07 June 2011

Why Interfaith Dialogue Doesn't Work -- And What We Can Do About It

Why Interfaith Dialogue Doesn't Work -- And What We Can Do About It, by Rabbi Eric H. Yoffie (Huffington Post, 29 May 2011)

Excerpts:
I have been participating in interfaith dialogue as a rabbi and Jewish leader for more than 30 years, and most of the time it just doesn't work.

Most of the time -- and it is painful for me to admit this -- it is terribly boring. Most of the time there is a tendency to manufacture consensus, whether it exists or not. Most of the time we go to great lengths to avoid conflict. Most of the time we cover the same ground that we covered last month or the month before. And far too often we finish our session without really knowing the people across the table and what makes them tick religiously.

And most of we time we are satisfied with mouthing a few noble, often-repeated sentiments. Thus, we affirm the importance of mutual understanding, tolerance and dialogue; we assert that all human beings are created in the image of God; we proclaim that despite our differences, all of our traditions preach love of humankind and service to humanity. Nothing is wrong with these sentiments, of course; in conceptual terms, I believe in them all. But if we don't dig beneath the surface and focus on substance rather than rhetoric, they mean very little.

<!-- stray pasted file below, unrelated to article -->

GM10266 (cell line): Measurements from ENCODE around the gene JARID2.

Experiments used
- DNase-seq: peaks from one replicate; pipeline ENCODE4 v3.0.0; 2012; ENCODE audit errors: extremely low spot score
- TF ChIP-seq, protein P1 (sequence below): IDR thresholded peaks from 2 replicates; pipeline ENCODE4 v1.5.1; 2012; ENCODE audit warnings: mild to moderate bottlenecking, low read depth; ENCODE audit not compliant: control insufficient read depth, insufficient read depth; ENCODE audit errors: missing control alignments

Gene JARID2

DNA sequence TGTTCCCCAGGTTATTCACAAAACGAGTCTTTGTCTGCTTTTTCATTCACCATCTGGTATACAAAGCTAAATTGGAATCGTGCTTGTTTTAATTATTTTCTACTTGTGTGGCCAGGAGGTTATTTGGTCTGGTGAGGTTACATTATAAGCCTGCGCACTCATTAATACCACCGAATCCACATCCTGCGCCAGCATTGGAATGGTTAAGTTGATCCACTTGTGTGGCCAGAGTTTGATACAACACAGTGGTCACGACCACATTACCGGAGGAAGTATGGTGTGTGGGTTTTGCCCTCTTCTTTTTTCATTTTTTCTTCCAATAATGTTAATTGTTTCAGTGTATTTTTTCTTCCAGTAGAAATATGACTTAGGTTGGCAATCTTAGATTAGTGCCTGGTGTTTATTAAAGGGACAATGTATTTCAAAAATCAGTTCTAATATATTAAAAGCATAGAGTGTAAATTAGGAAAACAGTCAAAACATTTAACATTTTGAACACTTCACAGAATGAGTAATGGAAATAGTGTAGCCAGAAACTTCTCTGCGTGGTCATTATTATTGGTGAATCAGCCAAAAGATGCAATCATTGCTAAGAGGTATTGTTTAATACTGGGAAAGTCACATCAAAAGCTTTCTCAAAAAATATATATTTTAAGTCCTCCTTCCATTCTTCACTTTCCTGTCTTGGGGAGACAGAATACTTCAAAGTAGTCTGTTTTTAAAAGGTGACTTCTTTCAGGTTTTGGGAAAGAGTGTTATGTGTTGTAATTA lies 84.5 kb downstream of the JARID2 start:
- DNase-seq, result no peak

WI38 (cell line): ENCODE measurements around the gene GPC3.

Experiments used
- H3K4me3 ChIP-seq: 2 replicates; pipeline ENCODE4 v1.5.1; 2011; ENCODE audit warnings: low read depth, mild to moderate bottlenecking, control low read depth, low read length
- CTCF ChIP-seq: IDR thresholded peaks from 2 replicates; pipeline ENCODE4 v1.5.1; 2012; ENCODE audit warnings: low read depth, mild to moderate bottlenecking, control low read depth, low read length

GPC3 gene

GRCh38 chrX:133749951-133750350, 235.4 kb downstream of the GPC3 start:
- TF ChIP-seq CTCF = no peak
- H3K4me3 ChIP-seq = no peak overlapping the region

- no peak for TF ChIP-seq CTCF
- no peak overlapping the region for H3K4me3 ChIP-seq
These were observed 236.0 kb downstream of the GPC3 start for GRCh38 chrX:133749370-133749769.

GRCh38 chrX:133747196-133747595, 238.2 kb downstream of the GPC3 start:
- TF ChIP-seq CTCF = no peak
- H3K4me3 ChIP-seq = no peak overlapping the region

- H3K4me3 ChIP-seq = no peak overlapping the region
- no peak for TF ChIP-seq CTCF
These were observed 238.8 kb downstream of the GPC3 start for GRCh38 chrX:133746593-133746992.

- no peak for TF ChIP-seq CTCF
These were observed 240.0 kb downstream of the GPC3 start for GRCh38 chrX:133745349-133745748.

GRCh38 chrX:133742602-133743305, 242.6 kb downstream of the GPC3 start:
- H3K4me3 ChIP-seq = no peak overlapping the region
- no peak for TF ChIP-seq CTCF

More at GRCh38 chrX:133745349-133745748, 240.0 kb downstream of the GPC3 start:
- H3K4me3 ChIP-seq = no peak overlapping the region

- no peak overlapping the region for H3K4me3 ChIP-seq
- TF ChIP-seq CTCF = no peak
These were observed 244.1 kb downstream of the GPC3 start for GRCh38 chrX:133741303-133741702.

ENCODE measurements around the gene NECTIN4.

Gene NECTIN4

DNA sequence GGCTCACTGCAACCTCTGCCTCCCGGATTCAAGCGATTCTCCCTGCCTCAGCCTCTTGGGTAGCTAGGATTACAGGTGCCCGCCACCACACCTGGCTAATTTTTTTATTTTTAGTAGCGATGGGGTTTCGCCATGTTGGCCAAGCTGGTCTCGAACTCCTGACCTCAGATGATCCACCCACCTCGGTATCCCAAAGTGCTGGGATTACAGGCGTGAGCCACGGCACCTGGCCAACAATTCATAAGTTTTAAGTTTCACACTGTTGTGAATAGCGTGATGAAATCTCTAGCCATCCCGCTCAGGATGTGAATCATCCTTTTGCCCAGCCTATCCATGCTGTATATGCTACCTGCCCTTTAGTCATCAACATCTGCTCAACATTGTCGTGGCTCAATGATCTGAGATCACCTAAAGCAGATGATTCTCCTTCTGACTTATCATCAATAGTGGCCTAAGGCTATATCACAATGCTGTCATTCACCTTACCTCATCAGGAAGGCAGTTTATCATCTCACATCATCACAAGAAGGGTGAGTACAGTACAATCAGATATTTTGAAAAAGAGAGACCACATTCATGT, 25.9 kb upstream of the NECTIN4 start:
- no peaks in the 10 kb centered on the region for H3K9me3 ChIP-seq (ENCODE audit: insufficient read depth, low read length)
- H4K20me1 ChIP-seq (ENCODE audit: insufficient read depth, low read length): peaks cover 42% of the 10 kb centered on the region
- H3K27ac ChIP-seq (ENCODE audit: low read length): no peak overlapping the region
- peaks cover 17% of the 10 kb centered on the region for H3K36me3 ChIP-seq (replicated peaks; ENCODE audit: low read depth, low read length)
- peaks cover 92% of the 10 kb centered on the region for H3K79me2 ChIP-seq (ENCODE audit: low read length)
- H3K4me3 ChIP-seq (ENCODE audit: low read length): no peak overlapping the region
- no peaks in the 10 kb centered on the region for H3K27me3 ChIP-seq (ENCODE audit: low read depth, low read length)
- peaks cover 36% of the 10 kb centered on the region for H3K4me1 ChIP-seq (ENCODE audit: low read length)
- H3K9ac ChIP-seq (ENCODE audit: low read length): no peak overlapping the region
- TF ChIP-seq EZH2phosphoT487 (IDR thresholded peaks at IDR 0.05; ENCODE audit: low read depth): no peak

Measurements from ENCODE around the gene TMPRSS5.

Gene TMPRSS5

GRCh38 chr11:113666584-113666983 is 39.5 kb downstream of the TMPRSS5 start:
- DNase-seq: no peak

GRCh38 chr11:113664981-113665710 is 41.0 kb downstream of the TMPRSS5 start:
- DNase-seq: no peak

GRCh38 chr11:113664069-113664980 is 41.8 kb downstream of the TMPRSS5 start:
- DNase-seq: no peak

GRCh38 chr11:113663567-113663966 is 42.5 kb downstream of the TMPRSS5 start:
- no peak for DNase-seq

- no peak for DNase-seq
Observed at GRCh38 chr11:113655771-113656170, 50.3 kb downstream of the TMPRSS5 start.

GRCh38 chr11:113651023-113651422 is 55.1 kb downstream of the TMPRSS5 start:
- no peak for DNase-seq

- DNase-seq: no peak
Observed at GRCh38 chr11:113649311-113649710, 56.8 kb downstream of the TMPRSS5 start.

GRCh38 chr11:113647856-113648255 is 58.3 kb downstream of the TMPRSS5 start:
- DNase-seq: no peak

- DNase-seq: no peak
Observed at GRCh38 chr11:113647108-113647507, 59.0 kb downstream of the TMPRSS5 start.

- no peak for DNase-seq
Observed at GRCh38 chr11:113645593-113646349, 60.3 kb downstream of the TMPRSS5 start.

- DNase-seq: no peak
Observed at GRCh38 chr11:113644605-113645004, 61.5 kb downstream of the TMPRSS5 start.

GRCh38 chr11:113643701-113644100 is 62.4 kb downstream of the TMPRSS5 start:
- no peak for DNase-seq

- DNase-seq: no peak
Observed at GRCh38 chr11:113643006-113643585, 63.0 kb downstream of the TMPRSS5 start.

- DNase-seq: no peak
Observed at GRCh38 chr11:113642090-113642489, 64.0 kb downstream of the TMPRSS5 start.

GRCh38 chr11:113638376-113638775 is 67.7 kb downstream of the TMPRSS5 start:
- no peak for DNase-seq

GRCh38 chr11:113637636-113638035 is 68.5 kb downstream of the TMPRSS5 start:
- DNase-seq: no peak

The result is that most of the time, interfaith discussions are simply excruciating, irrelevant to me and to the world around me. Why then have I been so involved for so many years?
Link: Why Interfaith Dialogue Doesn't Work -- And What We Can Do About It


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